Voice is the most natural form of interaction. But in a voice-first world, visuals can enhance interactions with Alexa-enabled devices. By combining visual elements with voice experiences, developers can expand the possibilities of what their skills can do. Alexa-enabled devices have varying display sizes and shapes, purposes, and hardware limitations. For example, while using a skill on an Echo Spot or Fire TV may have similar spoken interactions for a customer, interactivity and information rendered on the screen may vary drastically depending on the device features.
The Alexa Presentation Language (APL) is Amazon’s new voice-first design language you can use to create rich, interactive displays for Alexa skills and tailor the experience for tens of millions of Alexa-enabled devices. Using APL, you can easily build customized, robust displays that coincide with your personal brand and the context of your voice experience.
Building voice user interfaces with APL borrows concepts you find in traditional web development, specifically with regards to styling, component nesting, and document hierarchy, but it also maintains security, scalability, and renderability across all Alexa-enabled devices.
In this blog post, we will dive into the technical details behind the new design language and explain how to build voice-first, visual experiences with APL.
What Is the Alexa Presentation Language?
APL is, very simply, JSON that is compiled into a visual experience. It is comprised of conditional layouts based upon both user and system-defined variables, and incorporates information from your skill code using data binding.
Your graphical user interface is defined by an APL document. When the speech response is sent to a user, a developer can optionally include an APL document to send to the device with a collection of data relevant to that document. The document may also include import packages of existing APL content, including common resource properties, component styles, or pre-defined layouts to be used throughout your document.
Below is a RenderDocument directive you would add in your response builder in your skill code to display the APL document. In this case, the APL document is empty, and would thus show a blank display.
How to Enable APL in Your Skill
To allow an APL document to be a part of your skill’s response, you need to enable the Alexa Presentation interface in the Alexa Developer Console. Navigate to your skill and scroll to interfaces. Once there, toggle “Alexa Presentation Language,” save and build your skill. This will enable the ability to render APL in your skill and automatically add all of the required intents to your interaction model.
If you are working outside of the developer console, you can do this in your skill.json. When you create a skill that will incorporate visuals built with APL, you need to assure that you first include ALEXA_PRESENTATION_APL under apis.custom.interfaces in your skill manifest.
It is important to note that we recently updated all skills to include the built-in intent AMAZON.NavigateHomeIntent. With this update, skills will now handle requests like “go home,” “return to the home screen,” “return home,” and so on. While these commands will mostly benefit multimodal skills, they are also supported on Echo devices without displays. The AMAZON.NavigateHomeIntent exits the skill and returns customers to the Home screen. For skills that have utterances that overlap with AMAZON.NavigateHomeIntent, the overlapping utterances will continue to invoke your custom intent. Either way, no action is needed by you.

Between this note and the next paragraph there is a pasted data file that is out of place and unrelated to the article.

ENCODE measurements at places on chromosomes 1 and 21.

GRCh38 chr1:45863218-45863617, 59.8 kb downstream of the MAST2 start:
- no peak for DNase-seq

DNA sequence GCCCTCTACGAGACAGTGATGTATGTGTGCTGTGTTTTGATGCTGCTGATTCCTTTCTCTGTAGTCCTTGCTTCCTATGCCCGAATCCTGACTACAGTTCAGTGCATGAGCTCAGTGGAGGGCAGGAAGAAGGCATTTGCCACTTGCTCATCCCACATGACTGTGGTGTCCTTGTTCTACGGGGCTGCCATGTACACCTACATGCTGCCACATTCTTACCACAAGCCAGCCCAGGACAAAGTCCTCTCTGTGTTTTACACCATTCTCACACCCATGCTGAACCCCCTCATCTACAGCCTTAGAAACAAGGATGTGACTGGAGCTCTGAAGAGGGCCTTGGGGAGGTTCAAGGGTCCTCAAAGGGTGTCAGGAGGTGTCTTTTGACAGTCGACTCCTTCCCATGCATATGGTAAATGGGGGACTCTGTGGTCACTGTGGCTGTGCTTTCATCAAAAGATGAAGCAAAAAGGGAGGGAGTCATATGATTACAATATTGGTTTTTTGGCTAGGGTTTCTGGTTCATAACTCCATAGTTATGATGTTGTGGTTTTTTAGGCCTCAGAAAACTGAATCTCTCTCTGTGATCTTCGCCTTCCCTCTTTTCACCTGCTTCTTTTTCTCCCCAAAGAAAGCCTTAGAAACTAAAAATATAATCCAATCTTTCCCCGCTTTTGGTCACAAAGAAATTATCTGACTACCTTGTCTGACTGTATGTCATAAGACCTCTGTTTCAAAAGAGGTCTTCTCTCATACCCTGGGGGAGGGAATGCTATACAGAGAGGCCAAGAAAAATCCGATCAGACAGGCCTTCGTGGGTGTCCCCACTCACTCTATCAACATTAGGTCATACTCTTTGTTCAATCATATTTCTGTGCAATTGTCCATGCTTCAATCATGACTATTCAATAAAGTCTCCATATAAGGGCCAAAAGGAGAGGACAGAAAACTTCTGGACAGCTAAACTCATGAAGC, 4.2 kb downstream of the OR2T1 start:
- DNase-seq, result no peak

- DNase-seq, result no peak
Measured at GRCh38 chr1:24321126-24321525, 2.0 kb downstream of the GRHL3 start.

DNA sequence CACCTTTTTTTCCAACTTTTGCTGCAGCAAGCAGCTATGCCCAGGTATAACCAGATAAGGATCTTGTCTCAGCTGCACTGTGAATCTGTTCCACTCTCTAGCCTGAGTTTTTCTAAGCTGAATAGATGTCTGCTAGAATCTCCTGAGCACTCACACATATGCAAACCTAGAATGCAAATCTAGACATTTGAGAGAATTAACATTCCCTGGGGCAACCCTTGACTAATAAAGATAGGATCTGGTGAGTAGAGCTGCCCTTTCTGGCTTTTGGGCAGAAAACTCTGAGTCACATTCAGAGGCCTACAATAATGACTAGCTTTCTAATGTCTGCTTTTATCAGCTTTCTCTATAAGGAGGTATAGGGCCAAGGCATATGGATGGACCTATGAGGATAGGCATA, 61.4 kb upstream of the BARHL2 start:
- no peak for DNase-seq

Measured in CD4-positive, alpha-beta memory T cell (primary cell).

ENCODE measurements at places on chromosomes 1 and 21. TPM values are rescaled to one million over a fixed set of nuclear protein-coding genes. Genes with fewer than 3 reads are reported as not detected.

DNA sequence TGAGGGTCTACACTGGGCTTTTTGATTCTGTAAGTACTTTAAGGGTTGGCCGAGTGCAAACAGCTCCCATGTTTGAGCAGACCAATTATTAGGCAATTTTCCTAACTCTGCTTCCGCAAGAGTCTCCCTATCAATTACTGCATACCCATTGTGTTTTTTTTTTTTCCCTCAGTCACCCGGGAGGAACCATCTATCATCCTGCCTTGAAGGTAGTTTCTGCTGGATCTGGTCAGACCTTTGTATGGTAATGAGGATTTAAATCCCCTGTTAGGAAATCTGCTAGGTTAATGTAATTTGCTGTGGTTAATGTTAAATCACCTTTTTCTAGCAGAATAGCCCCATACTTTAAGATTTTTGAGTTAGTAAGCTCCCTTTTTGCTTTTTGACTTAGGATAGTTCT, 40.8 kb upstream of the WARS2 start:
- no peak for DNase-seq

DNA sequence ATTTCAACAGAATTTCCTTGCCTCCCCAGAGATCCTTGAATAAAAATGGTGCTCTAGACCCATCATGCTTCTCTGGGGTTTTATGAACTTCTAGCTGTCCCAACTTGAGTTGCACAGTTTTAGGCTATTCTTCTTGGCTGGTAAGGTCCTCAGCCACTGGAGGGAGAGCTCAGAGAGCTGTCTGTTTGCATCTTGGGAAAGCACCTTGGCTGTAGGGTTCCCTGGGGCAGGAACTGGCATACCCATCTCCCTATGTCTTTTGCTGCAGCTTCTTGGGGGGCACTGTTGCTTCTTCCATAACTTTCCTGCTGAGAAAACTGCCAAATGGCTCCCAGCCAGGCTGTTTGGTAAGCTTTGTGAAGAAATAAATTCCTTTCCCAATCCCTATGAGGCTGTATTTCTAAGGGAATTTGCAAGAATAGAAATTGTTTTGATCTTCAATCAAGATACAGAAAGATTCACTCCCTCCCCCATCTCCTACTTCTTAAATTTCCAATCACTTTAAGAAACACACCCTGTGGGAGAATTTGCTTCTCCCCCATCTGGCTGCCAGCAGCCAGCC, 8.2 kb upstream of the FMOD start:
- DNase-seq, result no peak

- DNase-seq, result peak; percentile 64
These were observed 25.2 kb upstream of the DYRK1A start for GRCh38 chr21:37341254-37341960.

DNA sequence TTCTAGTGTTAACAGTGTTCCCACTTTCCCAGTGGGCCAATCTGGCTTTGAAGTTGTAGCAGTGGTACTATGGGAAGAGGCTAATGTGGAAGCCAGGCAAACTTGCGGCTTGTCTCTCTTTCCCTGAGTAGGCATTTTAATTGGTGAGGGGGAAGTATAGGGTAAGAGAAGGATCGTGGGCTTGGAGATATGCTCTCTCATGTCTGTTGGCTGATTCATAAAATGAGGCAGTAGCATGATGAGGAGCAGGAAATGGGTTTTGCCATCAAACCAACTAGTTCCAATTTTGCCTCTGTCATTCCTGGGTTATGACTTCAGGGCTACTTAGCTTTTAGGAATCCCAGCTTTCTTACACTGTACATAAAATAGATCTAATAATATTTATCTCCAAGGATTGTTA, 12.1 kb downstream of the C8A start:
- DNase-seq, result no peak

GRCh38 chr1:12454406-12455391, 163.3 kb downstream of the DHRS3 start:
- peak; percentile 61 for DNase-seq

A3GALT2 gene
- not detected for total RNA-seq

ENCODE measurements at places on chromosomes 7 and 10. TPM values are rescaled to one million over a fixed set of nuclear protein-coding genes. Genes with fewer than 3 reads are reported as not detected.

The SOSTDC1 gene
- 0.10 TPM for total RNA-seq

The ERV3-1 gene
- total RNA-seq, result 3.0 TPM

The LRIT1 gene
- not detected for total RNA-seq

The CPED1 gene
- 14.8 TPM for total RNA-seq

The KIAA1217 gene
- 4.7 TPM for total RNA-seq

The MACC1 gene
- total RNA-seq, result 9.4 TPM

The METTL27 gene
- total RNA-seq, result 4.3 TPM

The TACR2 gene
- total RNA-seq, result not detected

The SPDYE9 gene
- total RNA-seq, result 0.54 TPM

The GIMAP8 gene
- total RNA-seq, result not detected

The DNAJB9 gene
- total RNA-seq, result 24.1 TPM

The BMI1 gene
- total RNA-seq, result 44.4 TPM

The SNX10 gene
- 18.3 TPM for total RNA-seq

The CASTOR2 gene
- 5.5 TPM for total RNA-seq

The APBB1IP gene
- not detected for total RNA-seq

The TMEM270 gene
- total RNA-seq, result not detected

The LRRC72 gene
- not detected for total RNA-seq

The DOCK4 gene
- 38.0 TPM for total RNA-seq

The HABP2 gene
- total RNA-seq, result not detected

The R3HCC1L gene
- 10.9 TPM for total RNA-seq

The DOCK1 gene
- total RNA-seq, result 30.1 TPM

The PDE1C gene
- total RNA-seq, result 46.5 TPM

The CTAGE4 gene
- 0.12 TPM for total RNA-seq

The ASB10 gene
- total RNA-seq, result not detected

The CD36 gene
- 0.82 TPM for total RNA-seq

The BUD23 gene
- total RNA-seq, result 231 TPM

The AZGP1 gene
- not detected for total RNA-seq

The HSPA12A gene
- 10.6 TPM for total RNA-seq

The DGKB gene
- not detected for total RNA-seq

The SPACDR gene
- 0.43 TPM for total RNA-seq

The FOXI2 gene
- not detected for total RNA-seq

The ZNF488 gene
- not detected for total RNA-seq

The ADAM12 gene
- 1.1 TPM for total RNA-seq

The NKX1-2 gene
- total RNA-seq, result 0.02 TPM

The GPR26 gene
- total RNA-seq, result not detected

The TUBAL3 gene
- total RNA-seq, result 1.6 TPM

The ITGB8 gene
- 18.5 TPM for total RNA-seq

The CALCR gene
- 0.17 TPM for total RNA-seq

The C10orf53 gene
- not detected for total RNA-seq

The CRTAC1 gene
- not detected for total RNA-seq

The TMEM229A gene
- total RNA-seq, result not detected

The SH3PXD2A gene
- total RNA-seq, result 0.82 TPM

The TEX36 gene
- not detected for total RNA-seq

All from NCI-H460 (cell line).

How to Build an APL Document
Each entity within the main APL template is called a Component. The current list of primitive components can be found in the APL Reference. The mainTemplate is comprised of components containing text, graphical images, scrolling regions, and several types of layout components that position child components.
To customize your APL document, there is a new APL authoring tool available in the developer console. We provide seven samples built entirely in APL that are based upon the Body and List display directive templates. You can choose to build off of any of these APL documents, start your own from scratch, or upload existing APL code.
How to Incorporate an APL Document into a Response Using the ASK SDK
In your skill code, navigate to the intent to which you’d like to incorporate your visuals. These visuals are sent via an Alexa.Presentation.APL.RenderDocumentdirective. In the Alexa Skills Kit (ASK) Software Development Kit (SDK) for Node.js, you can add this in your response builder.
type : 'Alexa.Presentation.APL.RenderDocument',
document : document,
datasources : data
Start Learning with 3 New APL Skill Samples and More
To help you get started, we’ve created three new sample skills using APL: Level Up Riddles, Movie Quote Quiz, and Pager Karaoke. We plan on building upon these skills in the future to incorporate more APL features. We have also updated Pet Match to include a branch with a version of the skill that includes APL.
Visit our website to see how others are using APL to create engaging multimodal skills and get inspired to start building your own voice-first, visual experiences. To get started with APL, check out our technical documentation and the Alexa Design Guide.
Register for an APL Webinar
Watch our on-demand webinar on how to get started with APL. We cover how to use the new APL authoring tool, how to incorporate a template into your skill, and best practices for building multimodal skills. To dive deeper into APL, register for our next webinar on Advanced Template Building with the Alexa Presentation Language to learn about template styling and layout best practices.
We can’t wait to see what you build!